Benchmarking Go code running on FPGAs

Go comes with out of the box benchmarking support that we can use to benchmark kernels for

Things you’ll need

What we’ll do

We will take the program from the our second tutorial and add a new benchmarking command to it. Then, we’ll then simulate the benchmark to verify it works. After that, we’ll build our kernel, and do a real benchmark.

Downloading the example

First, let’s download the example kernel from Github.

$ git clone
$ cd examples

Next, setup a project, using the histogram-array example.

$ cd histogram-array
$ reco projects create histogram-bench
$ reco projects set histogram-bench

Creating the bench-histogram command

If we look at the project, it already has a single command, test-histogram.

$ tree
├── cmd
│ └── test-histogram
│ └── main.go
├── main.go

We need to create a new command so that we can run the benchmark. Let’s call it bench-histogram.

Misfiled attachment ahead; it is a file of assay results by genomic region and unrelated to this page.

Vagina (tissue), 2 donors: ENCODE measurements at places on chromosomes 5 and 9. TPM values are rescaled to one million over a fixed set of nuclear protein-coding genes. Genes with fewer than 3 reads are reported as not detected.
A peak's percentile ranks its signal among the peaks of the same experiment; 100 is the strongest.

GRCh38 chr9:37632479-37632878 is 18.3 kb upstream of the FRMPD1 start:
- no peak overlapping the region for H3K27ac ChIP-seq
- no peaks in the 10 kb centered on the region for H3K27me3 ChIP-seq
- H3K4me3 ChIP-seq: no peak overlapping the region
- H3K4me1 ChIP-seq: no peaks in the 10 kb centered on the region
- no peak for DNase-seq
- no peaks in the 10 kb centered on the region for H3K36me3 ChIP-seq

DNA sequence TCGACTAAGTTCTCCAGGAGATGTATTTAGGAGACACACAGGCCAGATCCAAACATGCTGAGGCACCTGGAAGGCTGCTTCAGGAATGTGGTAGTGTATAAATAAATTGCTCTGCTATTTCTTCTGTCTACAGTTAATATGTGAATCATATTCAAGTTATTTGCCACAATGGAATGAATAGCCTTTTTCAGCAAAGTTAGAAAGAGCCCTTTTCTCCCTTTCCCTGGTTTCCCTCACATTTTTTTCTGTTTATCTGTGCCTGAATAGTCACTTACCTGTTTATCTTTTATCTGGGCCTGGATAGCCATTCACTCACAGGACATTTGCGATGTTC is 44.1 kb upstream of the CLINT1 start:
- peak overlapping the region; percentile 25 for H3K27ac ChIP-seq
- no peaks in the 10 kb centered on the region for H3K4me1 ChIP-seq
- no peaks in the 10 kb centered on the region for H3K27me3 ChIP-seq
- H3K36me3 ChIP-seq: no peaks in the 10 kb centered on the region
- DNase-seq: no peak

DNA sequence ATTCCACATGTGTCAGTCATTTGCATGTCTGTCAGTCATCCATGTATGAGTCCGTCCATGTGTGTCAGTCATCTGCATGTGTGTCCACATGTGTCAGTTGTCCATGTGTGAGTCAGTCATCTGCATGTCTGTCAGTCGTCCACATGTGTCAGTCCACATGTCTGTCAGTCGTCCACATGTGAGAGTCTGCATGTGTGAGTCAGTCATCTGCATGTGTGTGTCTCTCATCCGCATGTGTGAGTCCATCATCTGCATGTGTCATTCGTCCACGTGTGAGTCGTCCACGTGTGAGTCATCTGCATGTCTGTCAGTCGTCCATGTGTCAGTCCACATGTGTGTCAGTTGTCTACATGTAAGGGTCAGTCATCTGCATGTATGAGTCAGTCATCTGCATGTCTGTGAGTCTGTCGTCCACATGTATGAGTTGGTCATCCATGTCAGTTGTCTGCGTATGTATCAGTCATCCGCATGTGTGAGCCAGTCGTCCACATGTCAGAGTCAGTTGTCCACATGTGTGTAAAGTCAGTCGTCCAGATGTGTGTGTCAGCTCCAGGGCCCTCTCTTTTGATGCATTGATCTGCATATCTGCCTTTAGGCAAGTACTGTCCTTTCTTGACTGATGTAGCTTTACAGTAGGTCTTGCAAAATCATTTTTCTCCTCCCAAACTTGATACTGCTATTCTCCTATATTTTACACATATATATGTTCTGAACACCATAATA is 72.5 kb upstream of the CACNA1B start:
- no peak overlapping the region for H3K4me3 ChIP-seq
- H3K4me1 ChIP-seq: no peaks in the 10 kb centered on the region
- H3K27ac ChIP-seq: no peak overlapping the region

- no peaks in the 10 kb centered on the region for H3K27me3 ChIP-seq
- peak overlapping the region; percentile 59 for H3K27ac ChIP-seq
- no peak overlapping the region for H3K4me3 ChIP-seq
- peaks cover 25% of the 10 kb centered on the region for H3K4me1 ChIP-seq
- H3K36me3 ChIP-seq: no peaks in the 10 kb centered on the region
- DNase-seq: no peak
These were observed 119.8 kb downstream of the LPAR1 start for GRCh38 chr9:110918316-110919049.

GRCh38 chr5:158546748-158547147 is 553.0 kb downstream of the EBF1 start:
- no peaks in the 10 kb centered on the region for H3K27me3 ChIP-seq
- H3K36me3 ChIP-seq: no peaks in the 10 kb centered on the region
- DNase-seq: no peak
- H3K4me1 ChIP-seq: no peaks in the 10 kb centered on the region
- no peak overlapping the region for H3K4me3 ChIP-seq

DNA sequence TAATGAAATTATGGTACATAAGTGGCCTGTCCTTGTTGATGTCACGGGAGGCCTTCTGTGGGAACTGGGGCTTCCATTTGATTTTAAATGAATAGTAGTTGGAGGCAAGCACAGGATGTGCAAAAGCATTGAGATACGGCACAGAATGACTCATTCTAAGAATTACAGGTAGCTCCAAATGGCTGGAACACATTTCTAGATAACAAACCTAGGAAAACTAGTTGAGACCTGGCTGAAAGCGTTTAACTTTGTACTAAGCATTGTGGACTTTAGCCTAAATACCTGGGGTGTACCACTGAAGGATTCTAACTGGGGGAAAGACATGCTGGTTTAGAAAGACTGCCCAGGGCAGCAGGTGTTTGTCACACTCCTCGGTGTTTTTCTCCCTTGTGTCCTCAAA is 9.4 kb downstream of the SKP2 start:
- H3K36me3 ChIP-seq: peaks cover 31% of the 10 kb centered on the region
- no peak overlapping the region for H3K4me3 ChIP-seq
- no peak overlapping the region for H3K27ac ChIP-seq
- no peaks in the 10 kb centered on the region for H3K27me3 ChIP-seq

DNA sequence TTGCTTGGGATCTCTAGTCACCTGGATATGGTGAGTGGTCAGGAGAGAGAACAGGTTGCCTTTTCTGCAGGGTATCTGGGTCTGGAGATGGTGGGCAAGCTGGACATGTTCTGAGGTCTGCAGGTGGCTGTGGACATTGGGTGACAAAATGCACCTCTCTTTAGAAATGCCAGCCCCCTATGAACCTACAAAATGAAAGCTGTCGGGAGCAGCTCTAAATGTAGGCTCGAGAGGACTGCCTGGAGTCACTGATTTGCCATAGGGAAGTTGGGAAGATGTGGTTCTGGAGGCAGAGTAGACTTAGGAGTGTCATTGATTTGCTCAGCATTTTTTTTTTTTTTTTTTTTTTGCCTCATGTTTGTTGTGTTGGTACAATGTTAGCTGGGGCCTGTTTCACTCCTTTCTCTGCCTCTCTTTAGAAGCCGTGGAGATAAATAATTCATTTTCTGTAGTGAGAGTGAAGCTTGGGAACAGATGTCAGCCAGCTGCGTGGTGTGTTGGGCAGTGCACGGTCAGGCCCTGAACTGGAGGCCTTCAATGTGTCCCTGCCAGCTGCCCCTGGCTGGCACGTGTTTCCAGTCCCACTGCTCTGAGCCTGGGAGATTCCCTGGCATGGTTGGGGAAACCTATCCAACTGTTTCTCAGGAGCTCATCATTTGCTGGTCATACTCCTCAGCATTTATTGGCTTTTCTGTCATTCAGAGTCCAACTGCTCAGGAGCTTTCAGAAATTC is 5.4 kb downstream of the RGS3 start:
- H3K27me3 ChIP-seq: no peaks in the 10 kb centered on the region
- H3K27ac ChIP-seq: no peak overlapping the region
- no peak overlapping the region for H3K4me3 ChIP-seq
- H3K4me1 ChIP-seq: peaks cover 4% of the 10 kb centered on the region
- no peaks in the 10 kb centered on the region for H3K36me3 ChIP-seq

$ mkdir cmd/bench-histogram

We’re going to use Go’s benchmark support, but outside of the normal go test machinery. To do this, we'll need to create a function the benchmark machinery can call multiple times. Add the code below to the file cmd/bench-histogram/main.go .

package main
import (
const (
func BenchmarkKernel(world xcl.World, B *testing.B) {
// Get our program
program := world.Import("kernel_test")
defer program.Release()
// Get our kernel
krnl := program.GetKernel("reconfigure_io_sdaccel_builder_stub_0_1")
defer krnl.Release()
// For each iteration, we process 4 bytes
// We need to create an input the size of B.N, so that the kernel
// iterates B.N times
input := make([]uint32, B.N)
// seed it with 20 random values, bound to 0 - 2**16
for i, _ := range input {
input[i] = uint32(uint16(rand.Uint32()))
// Create input buffer
buff := world.Malloc(xcl.ReadOnly, uint(binary.Size(input)))
defer buff.Free()
// Create input buffer
resp := make([]byte, 4*HISTOGRAM_WIDTH)
outputBuff := world.Malloc(xcl.ReadWrite, uint(binary.Size(resp)))
defer outputBuff.Free()
// Write input buffer
binary.Write(buff.Writer(), binary.LittleEndian, &input)
// Clear output buffer
binary.Write(outputBuff.Writer(), binary.LittleEndian, &resp)
// Set args
krnl.SetMemoryArg(0, buff)
krnl.SetMemoryArg(1, outputBuff)